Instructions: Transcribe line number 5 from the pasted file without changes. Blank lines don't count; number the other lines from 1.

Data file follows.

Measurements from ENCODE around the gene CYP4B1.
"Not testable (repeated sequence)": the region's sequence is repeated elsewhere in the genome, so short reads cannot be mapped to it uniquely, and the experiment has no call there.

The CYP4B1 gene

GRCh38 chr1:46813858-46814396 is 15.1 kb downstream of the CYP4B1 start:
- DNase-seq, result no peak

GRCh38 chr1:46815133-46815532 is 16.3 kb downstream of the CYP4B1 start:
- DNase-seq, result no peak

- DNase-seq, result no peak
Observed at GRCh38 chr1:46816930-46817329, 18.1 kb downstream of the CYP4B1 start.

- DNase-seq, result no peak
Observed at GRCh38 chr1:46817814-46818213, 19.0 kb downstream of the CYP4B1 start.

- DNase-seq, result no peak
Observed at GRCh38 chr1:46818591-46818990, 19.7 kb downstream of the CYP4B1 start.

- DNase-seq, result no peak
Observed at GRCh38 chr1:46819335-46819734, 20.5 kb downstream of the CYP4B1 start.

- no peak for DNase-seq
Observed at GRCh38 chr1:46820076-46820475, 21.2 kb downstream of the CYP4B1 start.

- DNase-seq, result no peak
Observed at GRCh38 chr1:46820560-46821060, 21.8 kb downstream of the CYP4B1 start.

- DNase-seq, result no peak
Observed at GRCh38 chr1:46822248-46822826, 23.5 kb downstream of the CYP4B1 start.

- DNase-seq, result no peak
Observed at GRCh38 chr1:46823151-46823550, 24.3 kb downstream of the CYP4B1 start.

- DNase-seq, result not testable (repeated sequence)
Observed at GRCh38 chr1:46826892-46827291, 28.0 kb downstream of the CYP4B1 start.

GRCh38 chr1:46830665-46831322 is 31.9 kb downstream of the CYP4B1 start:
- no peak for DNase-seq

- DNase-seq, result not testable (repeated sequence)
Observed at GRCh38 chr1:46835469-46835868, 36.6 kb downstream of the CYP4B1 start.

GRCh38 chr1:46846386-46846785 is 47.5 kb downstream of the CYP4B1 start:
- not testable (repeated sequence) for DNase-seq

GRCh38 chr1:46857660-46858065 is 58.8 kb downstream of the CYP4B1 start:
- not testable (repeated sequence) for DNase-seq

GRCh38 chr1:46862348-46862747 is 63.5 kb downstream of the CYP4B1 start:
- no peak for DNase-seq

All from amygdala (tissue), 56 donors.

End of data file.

- DNase-seq, result no peak